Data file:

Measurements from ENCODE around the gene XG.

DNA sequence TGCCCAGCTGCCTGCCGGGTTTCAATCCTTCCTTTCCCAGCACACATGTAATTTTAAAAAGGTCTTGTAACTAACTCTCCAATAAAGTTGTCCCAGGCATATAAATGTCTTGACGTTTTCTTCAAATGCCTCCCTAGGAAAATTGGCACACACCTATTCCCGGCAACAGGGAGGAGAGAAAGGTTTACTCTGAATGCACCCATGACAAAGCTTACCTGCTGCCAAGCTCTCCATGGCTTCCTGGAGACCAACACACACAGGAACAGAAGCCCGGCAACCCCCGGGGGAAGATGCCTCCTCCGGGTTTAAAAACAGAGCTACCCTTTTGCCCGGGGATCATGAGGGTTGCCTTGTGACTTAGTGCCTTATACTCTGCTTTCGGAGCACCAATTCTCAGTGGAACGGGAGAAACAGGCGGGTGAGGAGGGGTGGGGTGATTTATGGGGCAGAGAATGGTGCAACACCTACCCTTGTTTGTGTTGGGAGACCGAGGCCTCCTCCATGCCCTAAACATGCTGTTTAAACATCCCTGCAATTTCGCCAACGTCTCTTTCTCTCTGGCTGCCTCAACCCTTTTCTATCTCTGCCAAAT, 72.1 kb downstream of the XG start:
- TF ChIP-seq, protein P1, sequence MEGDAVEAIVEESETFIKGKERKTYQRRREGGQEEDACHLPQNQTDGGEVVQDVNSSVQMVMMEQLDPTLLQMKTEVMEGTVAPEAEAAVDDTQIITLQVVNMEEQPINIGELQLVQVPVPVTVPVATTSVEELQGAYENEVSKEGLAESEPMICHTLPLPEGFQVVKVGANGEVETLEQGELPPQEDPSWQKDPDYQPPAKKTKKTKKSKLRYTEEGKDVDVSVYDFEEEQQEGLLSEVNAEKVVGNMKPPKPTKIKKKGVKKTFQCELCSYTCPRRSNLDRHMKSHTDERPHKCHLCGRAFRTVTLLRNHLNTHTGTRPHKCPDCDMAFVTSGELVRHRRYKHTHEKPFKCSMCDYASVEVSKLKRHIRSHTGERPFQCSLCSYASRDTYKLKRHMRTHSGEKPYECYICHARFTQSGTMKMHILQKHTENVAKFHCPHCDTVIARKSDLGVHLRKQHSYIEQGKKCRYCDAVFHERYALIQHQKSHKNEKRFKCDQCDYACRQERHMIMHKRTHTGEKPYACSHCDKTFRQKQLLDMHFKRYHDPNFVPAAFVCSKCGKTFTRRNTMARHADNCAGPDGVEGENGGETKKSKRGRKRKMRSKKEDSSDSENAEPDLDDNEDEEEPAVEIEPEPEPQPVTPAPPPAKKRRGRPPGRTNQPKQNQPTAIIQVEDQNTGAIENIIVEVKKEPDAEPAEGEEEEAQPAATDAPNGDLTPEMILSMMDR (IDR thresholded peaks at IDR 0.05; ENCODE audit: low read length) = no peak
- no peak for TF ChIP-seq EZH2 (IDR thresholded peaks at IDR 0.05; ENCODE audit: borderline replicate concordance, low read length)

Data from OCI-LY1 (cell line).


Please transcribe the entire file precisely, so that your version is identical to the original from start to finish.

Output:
Measurements from ENCODE around the gene XG.

DNA sequence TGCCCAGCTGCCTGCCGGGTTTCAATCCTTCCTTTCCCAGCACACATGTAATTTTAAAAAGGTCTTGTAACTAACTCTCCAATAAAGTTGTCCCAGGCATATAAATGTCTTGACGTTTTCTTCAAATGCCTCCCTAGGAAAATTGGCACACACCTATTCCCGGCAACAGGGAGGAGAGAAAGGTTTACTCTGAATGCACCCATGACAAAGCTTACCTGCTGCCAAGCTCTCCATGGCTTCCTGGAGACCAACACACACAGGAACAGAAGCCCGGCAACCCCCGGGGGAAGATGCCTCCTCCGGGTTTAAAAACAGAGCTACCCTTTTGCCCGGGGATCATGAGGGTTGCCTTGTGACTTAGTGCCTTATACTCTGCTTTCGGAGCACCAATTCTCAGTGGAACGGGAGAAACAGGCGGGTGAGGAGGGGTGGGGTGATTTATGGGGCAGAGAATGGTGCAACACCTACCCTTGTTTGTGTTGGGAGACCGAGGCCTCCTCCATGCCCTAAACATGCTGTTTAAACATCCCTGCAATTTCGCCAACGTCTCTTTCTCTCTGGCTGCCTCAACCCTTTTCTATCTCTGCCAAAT, 72.1 kb downstream of the XG start:
- TF ChIP-seq, protein P1, sequence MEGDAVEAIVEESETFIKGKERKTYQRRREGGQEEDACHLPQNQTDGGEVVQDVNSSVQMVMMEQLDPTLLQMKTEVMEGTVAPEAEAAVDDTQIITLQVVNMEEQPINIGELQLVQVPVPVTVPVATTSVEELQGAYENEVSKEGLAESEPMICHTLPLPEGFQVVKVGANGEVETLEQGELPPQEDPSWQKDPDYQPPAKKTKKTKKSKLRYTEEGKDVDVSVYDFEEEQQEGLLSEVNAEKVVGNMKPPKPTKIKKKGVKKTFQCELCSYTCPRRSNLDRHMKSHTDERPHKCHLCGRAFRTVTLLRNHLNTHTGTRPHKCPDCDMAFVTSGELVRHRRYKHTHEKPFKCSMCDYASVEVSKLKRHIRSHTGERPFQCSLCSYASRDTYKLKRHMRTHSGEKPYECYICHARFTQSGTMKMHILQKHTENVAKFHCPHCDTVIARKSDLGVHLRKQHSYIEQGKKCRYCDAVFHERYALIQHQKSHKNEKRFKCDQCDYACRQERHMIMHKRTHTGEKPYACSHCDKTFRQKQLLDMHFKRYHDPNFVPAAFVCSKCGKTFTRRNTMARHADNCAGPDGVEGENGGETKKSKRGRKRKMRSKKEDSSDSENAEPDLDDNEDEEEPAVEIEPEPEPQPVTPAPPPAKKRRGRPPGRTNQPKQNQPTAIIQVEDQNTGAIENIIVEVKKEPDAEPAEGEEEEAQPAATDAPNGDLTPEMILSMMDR (IDR thresholded peaks at IDR 0.05; ENCODE audit: low read length) = no peak
- no peak for TF ChIP-seq EZH2 (IDR thresholded peaks at IDR 0.05; ENCODE audit: borderline replicate concordance, low read length)

Data from OCI-LY1 (cell line).